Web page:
2012 Third Quarter
We have certainly had a nice year so far. Most of our mutual funds are in the ballpark of where they should be given my high expectations for the underlying fund managers. Of course, the year is not over yet and we have a pretty significant presidential election that is just a few weeks away. In this letter I would like to address the phenomenal performance of Apple as well as pass along some of the information I have gleaned about future market return expectations.
There is one stock that I feel I have to mention due to its significant outperformance over the past several years. Apple Inc., which makes the popular iPhones and iPads, is up an astonishing 65.37% year-to-date. We own Apple via our Schwab and Vanguard total stock market and S&P 500 index funds where Apple is currently the largest holding at 3.63% and 4.41% respectively. This gigantic return so far this year represents 15% of the total S&P 500 return not including dividends. If a mutual fund did not have Apple in their portfolio over the past couple of years, chances are they are going to lag the S&P 500 for that time period. The value funds we own tend to shy away from fast growing technology companies for fear that they might over-pay due to unpredictable revenue streams. As we all know by now, value managers prefer financially sound companies that are selling at a discount; companies that have strong dividends.
· "The most important asset in the global economy is intangible human capital." - First Eagle Funds Global Value Team investor letter - June 2012.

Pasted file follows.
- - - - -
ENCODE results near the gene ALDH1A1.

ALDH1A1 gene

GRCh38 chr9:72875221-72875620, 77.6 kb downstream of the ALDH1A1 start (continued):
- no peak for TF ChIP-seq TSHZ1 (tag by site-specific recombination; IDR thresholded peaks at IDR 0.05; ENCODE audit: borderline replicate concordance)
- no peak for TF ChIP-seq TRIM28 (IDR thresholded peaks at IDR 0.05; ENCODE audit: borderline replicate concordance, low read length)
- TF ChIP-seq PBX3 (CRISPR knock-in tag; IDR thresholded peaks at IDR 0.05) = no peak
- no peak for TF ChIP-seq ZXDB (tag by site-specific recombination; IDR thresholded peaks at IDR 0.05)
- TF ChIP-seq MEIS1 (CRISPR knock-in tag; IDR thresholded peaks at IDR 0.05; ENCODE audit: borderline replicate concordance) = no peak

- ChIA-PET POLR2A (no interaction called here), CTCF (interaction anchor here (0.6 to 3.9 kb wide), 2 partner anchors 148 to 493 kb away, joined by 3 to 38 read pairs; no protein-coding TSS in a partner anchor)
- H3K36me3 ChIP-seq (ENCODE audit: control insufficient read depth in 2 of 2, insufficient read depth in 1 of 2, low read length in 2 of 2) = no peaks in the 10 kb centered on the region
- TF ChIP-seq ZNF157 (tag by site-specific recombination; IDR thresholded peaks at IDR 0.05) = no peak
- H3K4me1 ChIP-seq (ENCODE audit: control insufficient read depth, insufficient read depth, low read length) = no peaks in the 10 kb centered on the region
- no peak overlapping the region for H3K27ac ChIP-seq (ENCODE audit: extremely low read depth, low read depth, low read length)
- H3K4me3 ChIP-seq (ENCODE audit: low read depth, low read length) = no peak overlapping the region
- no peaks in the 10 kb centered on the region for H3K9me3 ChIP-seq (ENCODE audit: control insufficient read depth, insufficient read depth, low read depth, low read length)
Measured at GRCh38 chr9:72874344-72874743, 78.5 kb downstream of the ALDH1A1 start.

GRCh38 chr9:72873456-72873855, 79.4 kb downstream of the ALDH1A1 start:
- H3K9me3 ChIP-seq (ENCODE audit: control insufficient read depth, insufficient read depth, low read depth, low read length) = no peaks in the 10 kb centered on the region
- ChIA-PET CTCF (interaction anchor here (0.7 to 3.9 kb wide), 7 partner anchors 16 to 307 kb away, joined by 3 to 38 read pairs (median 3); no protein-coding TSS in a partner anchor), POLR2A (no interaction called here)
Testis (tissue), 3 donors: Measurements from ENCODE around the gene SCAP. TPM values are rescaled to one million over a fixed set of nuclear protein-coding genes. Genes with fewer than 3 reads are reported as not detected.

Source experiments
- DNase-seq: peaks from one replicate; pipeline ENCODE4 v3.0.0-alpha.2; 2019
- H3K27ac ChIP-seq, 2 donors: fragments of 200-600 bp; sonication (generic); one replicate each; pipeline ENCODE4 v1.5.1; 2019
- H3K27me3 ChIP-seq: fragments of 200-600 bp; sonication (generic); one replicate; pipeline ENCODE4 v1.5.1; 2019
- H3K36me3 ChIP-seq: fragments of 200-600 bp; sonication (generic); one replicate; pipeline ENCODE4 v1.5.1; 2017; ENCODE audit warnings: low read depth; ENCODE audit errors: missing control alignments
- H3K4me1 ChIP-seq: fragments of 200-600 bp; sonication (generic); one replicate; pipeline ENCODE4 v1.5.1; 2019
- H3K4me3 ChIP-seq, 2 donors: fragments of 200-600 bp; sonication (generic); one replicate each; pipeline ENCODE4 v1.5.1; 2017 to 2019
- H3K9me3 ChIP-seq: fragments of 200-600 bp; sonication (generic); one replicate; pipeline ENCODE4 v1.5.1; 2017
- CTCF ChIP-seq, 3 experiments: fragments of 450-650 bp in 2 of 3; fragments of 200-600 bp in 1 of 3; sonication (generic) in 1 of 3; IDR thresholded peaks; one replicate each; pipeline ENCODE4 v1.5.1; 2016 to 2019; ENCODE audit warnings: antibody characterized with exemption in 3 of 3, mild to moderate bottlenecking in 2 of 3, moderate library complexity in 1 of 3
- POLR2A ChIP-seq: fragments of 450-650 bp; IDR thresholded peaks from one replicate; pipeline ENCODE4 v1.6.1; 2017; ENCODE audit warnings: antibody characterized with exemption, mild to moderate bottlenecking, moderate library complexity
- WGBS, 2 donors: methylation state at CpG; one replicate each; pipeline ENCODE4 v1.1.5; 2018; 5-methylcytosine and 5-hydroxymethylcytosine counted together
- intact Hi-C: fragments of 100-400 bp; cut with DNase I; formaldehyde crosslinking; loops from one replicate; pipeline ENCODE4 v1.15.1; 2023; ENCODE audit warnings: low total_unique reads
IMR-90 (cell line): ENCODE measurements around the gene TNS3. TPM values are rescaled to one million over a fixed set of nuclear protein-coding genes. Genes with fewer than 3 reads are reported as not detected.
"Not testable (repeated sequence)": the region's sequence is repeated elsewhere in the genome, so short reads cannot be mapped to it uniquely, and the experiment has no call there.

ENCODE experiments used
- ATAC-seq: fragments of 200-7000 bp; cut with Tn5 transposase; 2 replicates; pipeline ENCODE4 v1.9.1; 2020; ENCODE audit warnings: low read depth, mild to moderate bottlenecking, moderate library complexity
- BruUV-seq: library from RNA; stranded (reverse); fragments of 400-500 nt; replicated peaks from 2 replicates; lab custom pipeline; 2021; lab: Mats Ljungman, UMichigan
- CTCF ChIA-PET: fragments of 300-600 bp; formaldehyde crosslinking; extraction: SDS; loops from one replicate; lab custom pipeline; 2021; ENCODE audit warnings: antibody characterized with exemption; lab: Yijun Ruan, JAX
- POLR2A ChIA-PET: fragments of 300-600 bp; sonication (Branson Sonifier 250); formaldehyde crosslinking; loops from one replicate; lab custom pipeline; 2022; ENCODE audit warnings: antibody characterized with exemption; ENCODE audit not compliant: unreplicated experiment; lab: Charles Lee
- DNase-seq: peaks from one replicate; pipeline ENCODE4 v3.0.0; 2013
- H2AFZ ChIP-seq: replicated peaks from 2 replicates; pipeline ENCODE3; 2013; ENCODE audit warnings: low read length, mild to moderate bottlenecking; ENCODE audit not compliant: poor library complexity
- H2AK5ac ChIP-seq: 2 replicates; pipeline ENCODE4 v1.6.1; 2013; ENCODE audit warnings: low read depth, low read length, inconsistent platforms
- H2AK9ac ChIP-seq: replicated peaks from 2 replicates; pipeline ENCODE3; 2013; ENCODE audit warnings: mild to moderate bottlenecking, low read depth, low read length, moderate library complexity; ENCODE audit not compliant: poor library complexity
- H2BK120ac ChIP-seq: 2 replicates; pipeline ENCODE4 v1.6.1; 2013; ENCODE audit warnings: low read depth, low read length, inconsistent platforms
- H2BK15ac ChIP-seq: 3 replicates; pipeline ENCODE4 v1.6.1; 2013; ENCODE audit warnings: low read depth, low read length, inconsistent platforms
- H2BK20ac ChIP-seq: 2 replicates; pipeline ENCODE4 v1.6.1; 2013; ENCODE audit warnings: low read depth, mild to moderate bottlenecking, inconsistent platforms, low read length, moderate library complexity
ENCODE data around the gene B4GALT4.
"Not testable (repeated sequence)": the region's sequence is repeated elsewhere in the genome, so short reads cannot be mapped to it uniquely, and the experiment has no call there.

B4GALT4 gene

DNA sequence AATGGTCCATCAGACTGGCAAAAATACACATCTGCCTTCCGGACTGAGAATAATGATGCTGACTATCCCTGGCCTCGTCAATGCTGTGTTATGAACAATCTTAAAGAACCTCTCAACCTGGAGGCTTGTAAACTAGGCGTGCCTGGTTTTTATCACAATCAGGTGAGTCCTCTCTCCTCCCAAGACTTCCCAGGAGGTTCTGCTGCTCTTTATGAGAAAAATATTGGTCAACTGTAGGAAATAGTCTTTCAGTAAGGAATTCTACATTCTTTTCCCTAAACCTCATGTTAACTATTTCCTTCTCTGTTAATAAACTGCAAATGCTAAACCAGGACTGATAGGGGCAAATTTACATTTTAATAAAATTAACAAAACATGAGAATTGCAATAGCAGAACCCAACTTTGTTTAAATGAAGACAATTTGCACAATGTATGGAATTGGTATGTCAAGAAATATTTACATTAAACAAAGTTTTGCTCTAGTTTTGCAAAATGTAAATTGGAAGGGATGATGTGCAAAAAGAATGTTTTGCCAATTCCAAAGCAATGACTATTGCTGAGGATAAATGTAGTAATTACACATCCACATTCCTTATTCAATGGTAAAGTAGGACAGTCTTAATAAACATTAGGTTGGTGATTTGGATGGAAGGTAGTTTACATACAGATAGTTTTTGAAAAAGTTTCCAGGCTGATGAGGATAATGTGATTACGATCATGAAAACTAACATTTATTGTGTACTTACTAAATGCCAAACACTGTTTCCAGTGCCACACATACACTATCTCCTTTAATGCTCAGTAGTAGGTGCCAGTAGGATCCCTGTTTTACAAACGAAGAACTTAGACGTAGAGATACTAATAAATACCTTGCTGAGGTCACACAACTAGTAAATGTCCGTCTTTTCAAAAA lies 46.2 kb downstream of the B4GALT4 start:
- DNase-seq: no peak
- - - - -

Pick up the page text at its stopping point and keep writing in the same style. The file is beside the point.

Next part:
· "We still believe that equities remain the best way - maybe the only way - to beat inflation and build wealth over the long term. (We also think that equities are capable of beating the fixed income markets over the next five years.)" - Charles M. Royce, W. Whitney George and Jack E. Fockler, Jr. of Royce funds.
I am always thinking of alternatives to the investments we currently hold. Will these alternatives and will our current mutual funds hold up under extreme inflation? How will all of our securities perform if we encounter the government's "fiscal cliff" that we keep hearing about every day on the news? Which securities will give us the biggest bang for our buck? I want to make sure that we have our bases covered regardless of the global economic outlook, the current corporate earnings picture and, of course, this fall's election outcome. I want to make sure we participate in the upside, but I also want to be diversified enough to protect us on the downside. The above two quotations I have picked out from our managers' semi-annual reports say it all in my mind: A strong case can be made for equity investing over the next several years.
John Bogle, the founder of the Vanguard Group, was recently interviewed on CNBC. When asked what his return expectations were for bonds and stocks, he explained that the S&P 500 is currently paying about a 2% dividend. Mr. Bogle suggested that stocks should have a 5% average return on earnings over the next decade (sometimes higher, sometimes lower) so if you add the two together you come to a 7% nominal average return. If you subtract 2% off for inflation, you end up with a 5% real return for stocks. He expects a nominal average return of 2.5% for bonds. If you factor in inflation for bonds, you are looking at a breakeven scenario. He went on to say that there is a 85-90% chance that stocks will post greater returns than bonds over the next 10 years. Who says there isn't any risk to owning bonds?
Regarding the fixed income portion of your portfolio: I plan on keeping the 50% short-term and 50% intermediate-term mix of bond funds for the time being. As we get closer to the year 2015 - the year the Federal Reserve plans to possibly begin increasing short-term rates - I will move more money to short-term fixed income investments such as money market, Certificates of Deposit and short-term bond funds. Vanguard has submitted an application to the SEC for a short-term Treasury Inflation Protected Securities (TIPS) exchange traded fund that looks very promising. That might be a wonderful tool to use as rates and inflation edge higher in the years to come.